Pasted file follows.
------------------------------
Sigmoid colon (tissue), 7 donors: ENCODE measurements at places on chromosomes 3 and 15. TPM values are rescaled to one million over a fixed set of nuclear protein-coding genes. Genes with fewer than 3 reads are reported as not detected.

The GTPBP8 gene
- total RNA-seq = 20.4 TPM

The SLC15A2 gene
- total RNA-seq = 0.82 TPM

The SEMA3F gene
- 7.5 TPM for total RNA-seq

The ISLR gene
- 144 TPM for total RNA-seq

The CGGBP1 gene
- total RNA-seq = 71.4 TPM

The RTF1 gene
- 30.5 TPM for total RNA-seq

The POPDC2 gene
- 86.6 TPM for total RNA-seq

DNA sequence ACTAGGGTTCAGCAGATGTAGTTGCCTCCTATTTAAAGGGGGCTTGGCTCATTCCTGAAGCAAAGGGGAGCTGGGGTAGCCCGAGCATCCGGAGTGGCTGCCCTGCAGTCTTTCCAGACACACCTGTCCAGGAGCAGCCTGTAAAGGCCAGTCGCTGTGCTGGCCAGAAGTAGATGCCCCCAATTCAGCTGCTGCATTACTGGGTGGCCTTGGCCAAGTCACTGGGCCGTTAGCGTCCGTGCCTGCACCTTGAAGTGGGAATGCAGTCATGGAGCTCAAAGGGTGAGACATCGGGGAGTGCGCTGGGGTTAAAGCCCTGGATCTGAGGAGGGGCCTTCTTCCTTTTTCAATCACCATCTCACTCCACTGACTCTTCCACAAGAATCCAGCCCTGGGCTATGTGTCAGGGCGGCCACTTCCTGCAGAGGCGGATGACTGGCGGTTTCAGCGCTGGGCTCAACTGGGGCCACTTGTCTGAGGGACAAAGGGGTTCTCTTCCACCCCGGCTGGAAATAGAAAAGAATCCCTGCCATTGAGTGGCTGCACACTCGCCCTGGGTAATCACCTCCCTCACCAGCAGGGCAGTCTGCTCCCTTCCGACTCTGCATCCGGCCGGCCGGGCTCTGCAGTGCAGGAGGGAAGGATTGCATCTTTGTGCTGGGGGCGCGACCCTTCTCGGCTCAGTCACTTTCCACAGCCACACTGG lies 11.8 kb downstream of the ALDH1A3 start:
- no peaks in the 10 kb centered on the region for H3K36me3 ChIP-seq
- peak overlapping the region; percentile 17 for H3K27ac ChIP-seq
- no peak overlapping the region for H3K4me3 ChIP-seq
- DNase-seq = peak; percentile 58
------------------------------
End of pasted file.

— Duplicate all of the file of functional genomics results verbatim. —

Sigmoid colon (tissue), 7 donors: ENCODE measurements at places on chromosomes 3 and 15. TPM values are rescaled to one million over a fixed set of nuclear protein-coding genes. Genes with fewer than 3 reads are reported as not detected.

The GTPBP8 gene
- total RNA-seq = 20.4 TPM

The SLC15A2 gene
- total RNA-seq = 0.82 TPM

The SEMA3F gene
- 7.5 TPM for total RNA-seq

The ISLR gene
- 144 TPM for total RNA-seq

The CGGBP1 gene
- total RNA-seq = 71.4 TPM

The RTF1 gene
- 30.5 TPM for total RNA-seq

The POPDC2 gene
- 86.6 TPM for total RNA-seq

DNA sequence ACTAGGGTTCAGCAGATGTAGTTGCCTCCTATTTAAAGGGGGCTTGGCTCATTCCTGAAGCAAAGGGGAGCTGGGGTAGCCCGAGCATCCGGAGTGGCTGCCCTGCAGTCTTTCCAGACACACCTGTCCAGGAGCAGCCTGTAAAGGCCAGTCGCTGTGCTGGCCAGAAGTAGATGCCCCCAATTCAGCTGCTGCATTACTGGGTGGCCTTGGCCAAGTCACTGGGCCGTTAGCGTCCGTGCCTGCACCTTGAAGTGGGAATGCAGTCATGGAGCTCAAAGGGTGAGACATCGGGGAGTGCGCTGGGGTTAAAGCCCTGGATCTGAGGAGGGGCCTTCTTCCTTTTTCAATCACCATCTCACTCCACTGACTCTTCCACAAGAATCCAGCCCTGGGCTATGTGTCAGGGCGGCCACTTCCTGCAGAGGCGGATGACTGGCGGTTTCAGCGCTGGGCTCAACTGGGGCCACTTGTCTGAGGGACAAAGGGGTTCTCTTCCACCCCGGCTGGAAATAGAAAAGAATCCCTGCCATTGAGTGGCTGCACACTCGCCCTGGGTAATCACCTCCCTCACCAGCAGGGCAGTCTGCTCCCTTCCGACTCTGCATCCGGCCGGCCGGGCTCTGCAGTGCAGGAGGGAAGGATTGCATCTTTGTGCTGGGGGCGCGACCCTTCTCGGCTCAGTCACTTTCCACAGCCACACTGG lies 11.8 kb downstream of the ALDH1A3 start:
- no peaks in the 10 kb centered on the region for H3K36me3 ChIP-seq
- peak overlapping the region; percentile 17 for H3K27ac ChIP-seq
- no peak overlapping the region for H3K4me3 ChIP-seq
- DNase-seq = peak; percentile 58